The Gossamer was a 734 ton tea clipper, and two months before she was wrecked near Prawle Point she had been the second ship home in the annual tea race from Shanghai to London. On her fateful voyage she had been outward bound to Australia with a general cargo, four passengers and twenty four crew. She had a stormy start to her voyage with very bad conditions in the Channel.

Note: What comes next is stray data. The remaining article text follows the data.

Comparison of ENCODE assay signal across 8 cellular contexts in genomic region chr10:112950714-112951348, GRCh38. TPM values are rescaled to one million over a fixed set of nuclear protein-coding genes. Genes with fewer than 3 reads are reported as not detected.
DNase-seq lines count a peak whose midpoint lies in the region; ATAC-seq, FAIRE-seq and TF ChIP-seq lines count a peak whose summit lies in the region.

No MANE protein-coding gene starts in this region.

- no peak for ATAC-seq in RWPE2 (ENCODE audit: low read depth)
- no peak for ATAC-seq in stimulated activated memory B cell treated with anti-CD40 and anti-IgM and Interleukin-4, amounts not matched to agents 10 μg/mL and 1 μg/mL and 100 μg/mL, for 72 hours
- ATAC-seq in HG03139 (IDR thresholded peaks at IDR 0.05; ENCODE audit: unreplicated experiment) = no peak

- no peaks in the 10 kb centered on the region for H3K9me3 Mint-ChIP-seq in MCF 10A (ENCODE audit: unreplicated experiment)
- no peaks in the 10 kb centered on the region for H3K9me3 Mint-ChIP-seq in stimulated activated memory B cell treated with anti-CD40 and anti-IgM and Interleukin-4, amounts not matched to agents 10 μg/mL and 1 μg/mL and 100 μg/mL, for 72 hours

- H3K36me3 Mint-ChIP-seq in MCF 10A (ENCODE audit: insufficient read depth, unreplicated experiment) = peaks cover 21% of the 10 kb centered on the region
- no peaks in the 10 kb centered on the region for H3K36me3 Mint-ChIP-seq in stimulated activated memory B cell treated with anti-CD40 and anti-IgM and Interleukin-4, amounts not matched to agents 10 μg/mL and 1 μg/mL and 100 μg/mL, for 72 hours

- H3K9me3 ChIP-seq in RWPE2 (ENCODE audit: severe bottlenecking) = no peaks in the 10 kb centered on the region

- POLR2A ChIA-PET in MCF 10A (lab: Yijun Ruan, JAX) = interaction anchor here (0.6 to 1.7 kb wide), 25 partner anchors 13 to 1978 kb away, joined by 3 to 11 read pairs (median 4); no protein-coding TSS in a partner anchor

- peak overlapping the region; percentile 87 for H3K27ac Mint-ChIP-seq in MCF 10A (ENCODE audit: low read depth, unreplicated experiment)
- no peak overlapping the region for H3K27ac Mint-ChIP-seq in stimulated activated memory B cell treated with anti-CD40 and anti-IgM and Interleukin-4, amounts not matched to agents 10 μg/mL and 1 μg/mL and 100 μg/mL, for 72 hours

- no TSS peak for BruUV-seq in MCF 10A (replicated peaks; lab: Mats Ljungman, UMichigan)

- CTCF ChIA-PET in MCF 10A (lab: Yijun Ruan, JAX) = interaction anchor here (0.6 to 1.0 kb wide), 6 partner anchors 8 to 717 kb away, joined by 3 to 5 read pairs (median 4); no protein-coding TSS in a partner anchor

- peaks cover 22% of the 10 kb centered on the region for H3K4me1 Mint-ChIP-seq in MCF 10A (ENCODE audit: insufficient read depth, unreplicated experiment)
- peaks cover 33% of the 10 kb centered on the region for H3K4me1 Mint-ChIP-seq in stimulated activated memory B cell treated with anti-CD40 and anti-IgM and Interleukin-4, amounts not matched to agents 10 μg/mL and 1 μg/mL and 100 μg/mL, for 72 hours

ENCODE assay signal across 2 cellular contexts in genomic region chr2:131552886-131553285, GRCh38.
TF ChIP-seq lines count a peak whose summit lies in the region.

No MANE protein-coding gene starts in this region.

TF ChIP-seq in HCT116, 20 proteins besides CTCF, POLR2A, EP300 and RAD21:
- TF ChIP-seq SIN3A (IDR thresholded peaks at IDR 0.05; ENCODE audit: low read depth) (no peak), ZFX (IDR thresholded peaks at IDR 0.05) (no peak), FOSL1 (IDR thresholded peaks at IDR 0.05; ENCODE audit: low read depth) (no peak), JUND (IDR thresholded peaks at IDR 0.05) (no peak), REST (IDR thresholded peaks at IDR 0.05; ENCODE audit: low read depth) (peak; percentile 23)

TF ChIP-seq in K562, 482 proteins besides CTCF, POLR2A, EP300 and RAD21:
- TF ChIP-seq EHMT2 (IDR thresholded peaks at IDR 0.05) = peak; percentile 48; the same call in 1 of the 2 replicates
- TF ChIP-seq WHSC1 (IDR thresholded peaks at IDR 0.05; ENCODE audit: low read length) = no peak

Captain John Thomson stayed on deck for hours and eventually went two nights without sleep. When he finally went down to his cabin he fell pole-axed into his bunk. Unfortunately while he slept the pilot got roaring drunk. The Coastguards on Prawle saw the Gossamer attempt to tack and when she failed, reef in most of her sails and drop her two anchors. The noise of the anchor chain going out awoke Captain Johnson but there was little he could do but pray the anchors held. For half an hour they did, but then both cables parted and the Gossamer went full tilt onto the shore about a hundred yards from the optimistically named, Landing Cove. Thirteen were drowned immediately and the Captain was seen to lash his bride of just two weeks to a spar in the hope that she would stay afloat. For a time the two of them clung to the storm tossed bit of wood until the sea took them in its cold embrace. Ironically the pilot survived and was found guilty of manslaughter. Near the entrance to Chivelstone Church is a tombstone to Captain Johnson and his wife Barbara Kerr who came from the Isle of Bute in Scotland. It was Barbara Thomson’s first and last sea voyage.